September 17, 2013
Facebook Works To Increase Traffic Flow Without Additional Servers
Michael Harper for redOrbit.com - Your Universe Online
Last month, Facebook, in partnership with a handful of other tech giants, announced its intentions to deliver Internet access to the farthest regions of the world. At that time, CEO Mark Zuckerberg posted a blog explaining the philosophical points of connecting the world, but made few comments about how the technology behind this endeavor would look.
Together with Ericsson, MediaTek, Nokia, Opera, Qualcomm, and Samsung, Facebook launched the coalition Internet.org, a group which prides itself on being open to the public. The group has said they’re influenced by the Open Compute Project, another coalition which counts Facebook as a member. With the Open Compute Project, Facebook has made the power and water usage of its data centers wide open to the public.
“Many of the technologies we outline in this paper have been released as open source software for the community to use and improve,” reads the online-released paper.
“At Facebook, we are building solutions to unprecedented scaling and connectivity challenges that other companies will start to experience as more people from diverse geographies, network connections and devices share more types of content and make new connections,” the paper continues.
Facebook has plenty of experience in making its website available to large groups of people. Thanks to tools it calls “Hip Hop for PHP” and “Hip Hop Virtual Machine,” the social giant claims it is able to handle 500 percent more traffic on the same amount of servers.
Facebook also claims its users share some 4.75 billion items on the site every day. These items include comments, photos, pictures, updates and more. Users click Facebook’s iconic “Like” button 4.5 billion times each day and send messages to each other 10 million times daily. All this traffic requires some clever thinking when it comes to serving up this data to its users on desktops and mobile devices.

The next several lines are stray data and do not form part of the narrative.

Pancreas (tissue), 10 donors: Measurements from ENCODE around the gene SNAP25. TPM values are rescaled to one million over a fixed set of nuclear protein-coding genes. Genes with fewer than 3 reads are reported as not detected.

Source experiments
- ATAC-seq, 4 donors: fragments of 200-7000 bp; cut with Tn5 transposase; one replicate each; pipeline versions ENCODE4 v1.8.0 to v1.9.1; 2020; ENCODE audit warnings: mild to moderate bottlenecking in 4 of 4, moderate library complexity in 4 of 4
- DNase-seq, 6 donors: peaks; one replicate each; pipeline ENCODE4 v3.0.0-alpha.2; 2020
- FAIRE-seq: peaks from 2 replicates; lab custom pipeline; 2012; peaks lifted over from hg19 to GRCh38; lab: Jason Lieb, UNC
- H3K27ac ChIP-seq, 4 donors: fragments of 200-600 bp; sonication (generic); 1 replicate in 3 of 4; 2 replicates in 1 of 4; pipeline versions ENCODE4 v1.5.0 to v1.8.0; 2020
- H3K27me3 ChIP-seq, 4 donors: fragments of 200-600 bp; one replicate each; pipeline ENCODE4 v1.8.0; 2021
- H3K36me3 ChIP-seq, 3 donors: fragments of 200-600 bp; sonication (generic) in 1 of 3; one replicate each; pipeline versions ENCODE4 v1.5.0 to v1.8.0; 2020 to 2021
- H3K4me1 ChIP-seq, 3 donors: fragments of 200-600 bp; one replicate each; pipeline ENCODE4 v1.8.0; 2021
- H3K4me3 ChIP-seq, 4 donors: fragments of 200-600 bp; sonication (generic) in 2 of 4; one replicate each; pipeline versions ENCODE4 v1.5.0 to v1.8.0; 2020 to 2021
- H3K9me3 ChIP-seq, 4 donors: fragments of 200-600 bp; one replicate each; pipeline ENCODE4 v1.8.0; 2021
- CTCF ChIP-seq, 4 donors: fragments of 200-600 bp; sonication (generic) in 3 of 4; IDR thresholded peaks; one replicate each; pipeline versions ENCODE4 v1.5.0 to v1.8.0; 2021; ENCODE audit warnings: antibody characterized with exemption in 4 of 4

This kind of functionality is important for a project as large as the one Internet.org is looking to take on. As mentioned in the initial announcement, part of the challenge of connecting some five billion people to the Internet is making sure servers can not only run efficiently, but scale to handle larger amounts of traffic than they are currently accustomed to dealing with. The coalition also plans to discover ways to make the Internet less data intensive so mobile users aren’t left paying hefty data fees.
Facebook also has these mobile users covered with a tool it has built called Air Traffic Control. As explained in the Internet.org white paper, this tool allows engineers at Facebook HQ in Menlo Park, California to test the performance of its mobile app under a variety of simulated conditions, such as areas of low connectivity or heavy bandwidth loads. Using this data, the social network has been able to optimize the content it delivers and make it as efficient and streamlined as possible.
Facebook also discusses the work of Ericsson and Qualcomm in the paper. The two companies are said to have put network technologies in place which make the wireless Internet not only more efficient but sturdy enough to handle the additional load.